The Walker Expedition

Historical Marker #903 in Johnson County commemorates Dr. Thomas Walker and his first expedition through the Cumberland Gap into Kentucky. While on this expedition, Dr. Walker and his companions camped at present-day Paintsville in 1750.

Thomas Walker was born in Virginia on January 25, 1715. Walker became a physician and land speculator for the Loyal Land Company in Fredericksburg, Virginia. When the land company received a grant from Virginia, Dr. Walker organized and led the first exploration of this land in 1750.

Walker and his group entered Kentucky through Cumberland Gap, naming it and the Cumberland River after the Duke of Cumberland. In June, the men crossed Big Paint Creek, near Paintsville. It was here that heavy rains and fallen timber made their path impassable, forcing the men to camp in Johnson County.

On June 7, once it became possible to cross the creek, the party continued on to the main fork of the Big Sandy River, which they named Louisa in honor of the sister of the Duke of Cumberland.

Walker returned to Virginia in July 1750. He served several terms in the Virginia House of Burgesses and remained an agent of the Loyal Land Company until 1775. Walker was a close friend of the Washington and Madison families of Virginia, and even served as Thomas Jefferson's guardian for a short time. In 1768, Walker became commissioner to a congress of the Six Nations of the Iroquois. He also surveyed the boundary line between Virginia and North Carolina west to the Tennessee River in 1779-80.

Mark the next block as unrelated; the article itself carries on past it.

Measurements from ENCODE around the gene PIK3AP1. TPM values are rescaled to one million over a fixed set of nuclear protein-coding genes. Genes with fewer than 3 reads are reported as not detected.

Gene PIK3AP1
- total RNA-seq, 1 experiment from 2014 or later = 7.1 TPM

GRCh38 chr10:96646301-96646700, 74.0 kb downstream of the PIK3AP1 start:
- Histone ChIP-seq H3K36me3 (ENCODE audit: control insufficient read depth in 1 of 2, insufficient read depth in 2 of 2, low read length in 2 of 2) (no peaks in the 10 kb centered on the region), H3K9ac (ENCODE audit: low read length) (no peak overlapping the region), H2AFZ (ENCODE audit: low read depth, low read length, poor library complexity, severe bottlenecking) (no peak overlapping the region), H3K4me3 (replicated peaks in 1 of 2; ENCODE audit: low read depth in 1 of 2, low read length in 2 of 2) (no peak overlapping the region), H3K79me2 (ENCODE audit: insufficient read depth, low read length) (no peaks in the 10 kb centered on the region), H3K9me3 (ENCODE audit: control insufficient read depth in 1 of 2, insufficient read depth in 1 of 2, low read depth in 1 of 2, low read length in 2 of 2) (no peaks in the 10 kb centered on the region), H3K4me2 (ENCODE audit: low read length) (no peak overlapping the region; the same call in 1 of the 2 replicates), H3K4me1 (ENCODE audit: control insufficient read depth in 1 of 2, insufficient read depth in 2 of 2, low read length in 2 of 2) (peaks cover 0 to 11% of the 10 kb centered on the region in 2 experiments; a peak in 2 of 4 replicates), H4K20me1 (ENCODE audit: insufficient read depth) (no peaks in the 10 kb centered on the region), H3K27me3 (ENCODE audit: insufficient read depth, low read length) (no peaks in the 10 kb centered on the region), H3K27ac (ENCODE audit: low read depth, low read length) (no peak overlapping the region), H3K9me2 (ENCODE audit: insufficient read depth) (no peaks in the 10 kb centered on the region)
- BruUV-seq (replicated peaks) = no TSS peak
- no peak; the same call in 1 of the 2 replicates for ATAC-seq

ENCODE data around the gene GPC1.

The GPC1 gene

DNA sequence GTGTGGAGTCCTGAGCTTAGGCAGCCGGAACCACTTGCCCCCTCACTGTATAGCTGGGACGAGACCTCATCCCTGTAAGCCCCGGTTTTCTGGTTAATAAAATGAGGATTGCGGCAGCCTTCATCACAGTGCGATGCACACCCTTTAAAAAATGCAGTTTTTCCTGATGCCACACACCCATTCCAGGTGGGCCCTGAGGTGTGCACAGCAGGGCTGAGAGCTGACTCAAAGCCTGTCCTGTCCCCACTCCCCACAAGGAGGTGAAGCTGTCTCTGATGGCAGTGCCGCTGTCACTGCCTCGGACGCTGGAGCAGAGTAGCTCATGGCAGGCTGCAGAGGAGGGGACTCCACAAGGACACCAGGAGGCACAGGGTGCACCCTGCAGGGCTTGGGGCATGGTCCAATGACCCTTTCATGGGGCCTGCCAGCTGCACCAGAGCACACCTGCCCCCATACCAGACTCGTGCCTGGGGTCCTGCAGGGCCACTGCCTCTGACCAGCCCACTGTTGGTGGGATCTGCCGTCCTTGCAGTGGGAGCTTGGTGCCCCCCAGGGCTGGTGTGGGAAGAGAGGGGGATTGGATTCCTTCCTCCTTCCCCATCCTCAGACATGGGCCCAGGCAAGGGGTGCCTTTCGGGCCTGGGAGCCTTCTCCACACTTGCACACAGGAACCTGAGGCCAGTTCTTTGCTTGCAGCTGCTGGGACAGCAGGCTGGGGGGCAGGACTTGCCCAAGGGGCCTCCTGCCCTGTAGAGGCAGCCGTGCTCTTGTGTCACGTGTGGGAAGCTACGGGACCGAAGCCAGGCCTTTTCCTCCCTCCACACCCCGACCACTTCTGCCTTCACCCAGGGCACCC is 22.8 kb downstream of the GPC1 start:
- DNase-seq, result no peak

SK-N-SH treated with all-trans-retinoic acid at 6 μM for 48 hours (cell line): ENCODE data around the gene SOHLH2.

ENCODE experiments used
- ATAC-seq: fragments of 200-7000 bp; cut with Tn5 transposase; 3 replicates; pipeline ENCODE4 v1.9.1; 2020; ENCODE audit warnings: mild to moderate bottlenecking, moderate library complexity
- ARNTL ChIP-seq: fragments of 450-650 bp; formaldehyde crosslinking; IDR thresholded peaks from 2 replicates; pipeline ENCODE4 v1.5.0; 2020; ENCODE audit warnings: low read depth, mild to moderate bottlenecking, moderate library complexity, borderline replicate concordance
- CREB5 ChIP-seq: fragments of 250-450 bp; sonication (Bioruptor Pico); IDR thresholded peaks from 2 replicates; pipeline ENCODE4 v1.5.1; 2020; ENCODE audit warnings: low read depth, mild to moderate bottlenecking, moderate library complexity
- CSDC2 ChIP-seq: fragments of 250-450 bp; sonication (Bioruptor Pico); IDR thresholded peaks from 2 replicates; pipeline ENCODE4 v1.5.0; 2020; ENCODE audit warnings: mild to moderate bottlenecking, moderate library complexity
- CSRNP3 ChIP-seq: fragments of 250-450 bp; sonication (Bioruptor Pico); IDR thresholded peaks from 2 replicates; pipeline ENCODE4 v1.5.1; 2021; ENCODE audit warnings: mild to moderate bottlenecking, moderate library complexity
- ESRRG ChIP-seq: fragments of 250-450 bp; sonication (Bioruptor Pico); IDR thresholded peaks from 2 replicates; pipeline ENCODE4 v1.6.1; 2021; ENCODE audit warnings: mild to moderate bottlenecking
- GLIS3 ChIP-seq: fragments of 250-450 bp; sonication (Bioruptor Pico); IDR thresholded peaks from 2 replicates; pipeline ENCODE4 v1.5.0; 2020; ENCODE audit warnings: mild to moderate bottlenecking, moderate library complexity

Dr. Thomas Walker died November 9, 1794.

Images

The Cumberland Gap

The Cumberland Gap

On expedition to survey land for the Loyal Land Company of Virginia, Dr. Thomas Walker traveled through the Cumberland Gap, naming it so in honor of the Duke of Cumberland. Courtesy of the University of Kentucky. View File Details Page

The Big Sandy River

The Big Sandy River

Dr. Thomas Walker utilized the Big Sandy River to explore the wilderness of Kentucky for the Loyal Land Company. Dr. Walker named the largest fork of the river after the Duke of Cumberland's sister, Louisa. Today, the name has evolved into Levisa Fork. Courtesy of the Kentucky Historical Society. View File Details Page

The Cumberland River

The Cumberland River

Like the Cumberland Gap, the Cumberland River was named in honor of the Duke of Cumberland by Dr. Thomas Walker's team of explorers on the first exploration of eastern Kentucky in 1750. Courtesy of the Kentucky Historical Society. View File Details Page

Castle Hill Estate

Castle Hill Estate

Dr. Thomas Walker had this home constructed in Virginia ca. 1764. Walker lived in the estate until his death in 1794. Courtesy of the Library of Congress. View File Details Page

Cite this Page:

McKenzie Martin, “The Walker Expedition,” ExploreKYHistory, accessed July 25, 2017, http://explorekyhistory.ky.gov/items/show/361.

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